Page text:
Front Row Thoughts
I’m struggling as I grapple for a new identity outside one where we are formally laboring for Christ as a way of life - and a paying job. As I searched for metaphors and reached for things of comparison to help me process and understand, this analogy came to mind. It’s as if there’s this huge venue where God is on stage and the feature presentation is His Kingdom and its advancement. As those who labor for him in full-time vocational ministry, it feels like we get a front row seat to what God is doing. Like the first 3 rows at a concert that are reserved for certain individuals, we are front and center to Kingdom work.
Stepping out of ministry feels like being asked to move from Row 2 Seat 8 to Row 84 Seat 14. No longer down in front, there’s a feeling of being relegated to ordinary regularity in the Kingdom. Once you’ve been down front, you like being there - like it’s vantage point, like having your finger on the pulse of ministering to people, and like the proximity of the platform and microphone for declaring the gospel to a world who desperately needs it.
Having been a military family for quite some time now, allow me to use an Army analogy inside this venue analogy to further explain. In the Army, a special tab (or patch) is reserved for those individuals who have persevered through and answered the calling of Ranger School. It can proudly be worn on the individuals uniform for the remainder of his/her career. This patch is a distinguished one and simply says “Ranger”. There is another patch, although not worn on uniforms, that I’ve seen floating around which is similar in shape and size but its wording is a humorous way of describing everyone else who couldn’t (or wouldn’t even try to) cut it in Ranger School. It says “Regular Guy”.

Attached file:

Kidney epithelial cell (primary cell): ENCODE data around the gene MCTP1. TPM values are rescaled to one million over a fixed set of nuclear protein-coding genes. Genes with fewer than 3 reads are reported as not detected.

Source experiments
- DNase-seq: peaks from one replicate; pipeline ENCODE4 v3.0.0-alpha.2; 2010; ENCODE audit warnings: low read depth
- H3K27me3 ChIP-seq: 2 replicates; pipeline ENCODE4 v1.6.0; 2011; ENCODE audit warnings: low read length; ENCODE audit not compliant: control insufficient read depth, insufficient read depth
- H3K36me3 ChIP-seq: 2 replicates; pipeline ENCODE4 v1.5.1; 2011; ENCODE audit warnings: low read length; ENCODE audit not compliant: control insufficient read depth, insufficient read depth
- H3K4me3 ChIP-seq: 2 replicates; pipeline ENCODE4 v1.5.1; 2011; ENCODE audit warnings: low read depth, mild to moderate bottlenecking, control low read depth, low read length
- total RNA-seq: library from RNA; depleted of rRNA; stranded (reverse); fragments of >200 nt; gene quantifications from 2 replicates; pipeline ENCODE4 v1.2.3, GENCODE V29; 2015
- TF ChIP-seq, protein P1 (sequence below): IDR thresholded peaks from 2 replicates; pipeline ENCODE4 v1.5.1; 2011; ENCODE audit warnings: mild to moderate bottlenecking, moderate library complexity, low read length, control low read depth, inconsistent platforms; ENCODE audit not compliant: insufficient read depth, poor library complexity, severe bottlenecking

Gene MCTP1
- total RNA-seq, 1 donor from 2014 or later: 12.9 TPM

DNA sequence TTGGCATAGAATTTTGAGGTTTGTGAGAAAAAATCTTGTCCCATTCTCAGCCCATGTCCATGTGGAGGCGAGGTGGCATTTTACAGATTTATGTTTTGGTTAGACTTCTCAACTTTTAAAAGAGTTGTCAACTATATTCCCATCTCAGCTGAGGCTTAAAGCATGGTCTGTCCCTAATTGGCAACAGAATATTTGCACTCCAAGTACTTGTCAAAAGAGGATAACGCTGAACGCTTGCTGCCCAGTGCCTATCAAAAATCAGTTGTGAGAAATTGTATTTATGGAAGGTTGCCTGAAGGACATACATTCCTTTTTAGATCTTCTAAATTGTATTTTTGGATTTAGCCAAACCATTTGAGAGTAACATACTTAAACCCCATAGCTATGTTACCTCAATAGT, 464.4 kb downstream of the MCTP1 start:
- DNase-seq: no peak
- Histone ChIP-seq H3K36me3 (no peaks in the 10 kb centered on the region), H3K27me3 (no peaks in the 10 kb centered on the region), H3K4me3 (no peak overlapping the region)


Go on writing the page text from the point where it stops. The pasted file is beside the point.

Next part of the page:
Going from Ranger to Regular Guy, so to speak, is proving to be a tough transition for me. But when I think deeply about what it means to be a gospel-centered person, I realize that my position in Christ is unaffected by which row or seat I’m in. My place as his daughter in the family of God is still secure. I am no more nor no less loved by moving a few rows back. My ability to obey, glorify, and please him through the work of my hands won’t change either - because, whether sacred or secular, I’ll be doing all that my hands find to do as if I’m working for the Lord. My seat may have changed but my position in Christ hasn’t.
If I can be permitted to carry out my large venue analogy a little further, here’s one additional observation. When it comes to serving in the upside down Kingdom of Christ, maybe I’ve had it all wrong to begin with. Who God has really called us to be as servants of his Kingdom probably looks less like a VIP and a lot more like those ushers who met us at the door and guided us to our seat. They labor in various ways, at various spots throughout the arena, doing various tasks - none greater than the other. But all serve with one task in mind - to usher in as many people into their seats as they can before the lights go down.